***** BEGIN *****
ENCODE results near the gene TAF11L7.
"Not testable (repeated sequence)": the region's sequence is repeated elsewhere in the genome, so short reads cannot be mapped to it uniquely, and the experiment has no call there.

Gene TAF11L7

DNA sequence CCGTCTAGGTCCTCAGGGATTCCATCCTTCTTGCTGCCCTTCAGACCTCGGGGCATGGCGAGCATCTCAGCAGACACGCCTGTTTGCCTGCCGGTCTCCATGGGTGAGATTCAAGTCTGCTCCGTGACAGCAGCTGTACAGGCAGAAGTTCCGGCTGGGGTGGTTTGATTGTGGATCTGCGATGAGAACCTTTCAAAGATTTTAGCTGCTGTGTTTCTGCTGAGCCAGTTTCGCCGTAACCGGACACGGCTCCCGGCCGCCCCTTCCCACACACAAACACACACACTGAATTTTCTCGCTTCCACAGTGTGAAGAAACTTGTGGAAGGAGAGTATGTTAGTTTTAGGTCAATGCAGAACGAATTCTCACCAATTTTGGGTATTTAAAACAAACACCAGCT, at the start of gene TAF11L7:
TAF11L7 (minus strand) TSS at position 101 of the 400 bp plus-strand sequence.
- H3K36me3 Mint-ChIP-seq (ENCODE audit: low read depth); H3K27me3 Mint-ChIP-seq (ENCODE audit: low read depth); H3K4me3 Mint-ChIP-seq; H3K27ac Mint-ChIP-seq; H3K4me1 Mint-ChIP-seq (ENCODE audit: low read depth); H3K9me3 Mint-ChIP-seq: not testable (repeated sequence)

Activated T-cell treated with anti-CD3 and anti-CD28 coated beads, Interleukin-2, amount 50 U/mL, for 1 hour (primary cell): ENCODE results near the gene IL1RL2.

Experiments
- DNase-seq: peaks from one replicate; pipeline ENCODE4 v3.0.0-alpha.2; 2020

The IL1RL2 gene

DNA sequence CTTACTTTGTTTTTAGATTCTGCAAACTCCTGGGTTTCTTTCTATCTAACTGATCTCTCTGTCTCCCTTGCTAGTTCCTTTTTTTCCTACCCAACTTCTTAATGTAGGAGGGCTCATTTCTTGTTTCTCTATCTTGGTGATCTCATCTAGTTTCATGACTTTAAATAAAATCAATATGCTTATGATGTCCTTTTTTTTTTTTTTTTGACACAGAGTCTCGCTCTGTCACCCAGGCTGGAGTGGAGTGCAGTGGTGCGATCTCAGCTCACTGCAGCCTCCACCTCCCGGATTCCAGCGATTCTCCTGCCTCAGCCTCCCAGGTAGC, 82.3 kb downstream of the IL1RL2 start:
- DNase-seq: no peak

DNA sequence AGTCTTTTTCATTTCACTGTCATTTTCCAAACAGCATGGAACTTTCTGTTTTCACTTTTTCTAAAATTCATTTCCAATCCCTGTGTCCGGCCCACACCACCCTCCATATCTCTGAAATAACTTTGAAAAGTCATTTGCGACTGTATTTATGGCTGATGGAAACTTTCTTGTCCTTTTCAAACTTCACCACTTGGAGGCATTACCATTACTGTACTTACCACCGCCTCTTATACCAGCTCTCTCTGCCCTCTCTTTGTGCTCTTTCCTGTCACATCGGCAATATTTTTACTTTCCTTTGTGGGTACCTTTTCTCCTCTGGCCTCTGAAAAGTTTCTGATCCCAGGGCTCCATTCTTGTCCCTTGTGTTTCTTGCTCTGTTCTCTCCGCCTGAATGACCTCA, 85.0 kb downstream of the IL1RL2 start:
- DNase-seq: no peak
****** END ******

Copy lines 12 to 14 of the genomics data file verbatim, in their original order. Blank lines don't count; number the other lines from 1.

- DNase-seq: no peak

DNA sequence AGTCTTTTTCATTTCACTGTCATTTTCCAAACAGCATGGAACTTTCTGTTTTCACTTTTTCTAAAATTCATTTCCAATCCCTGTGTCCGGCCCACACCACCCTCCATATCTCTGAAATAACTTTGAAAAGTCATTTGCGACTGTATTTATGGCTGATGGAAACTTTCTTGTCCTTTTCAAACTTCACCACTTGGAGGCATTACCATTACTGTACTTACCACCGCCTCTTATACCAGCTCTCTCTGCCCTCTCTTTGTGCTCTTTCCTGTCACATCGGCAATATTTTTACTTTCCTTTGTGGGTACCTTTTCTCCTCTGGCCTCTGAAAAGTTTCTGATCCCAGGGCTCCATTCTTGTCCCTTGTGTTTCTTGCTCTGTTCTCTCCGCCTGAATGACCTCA, 85.0 kb downstream of the IL1RL2 start:
- DNase-seq: no peak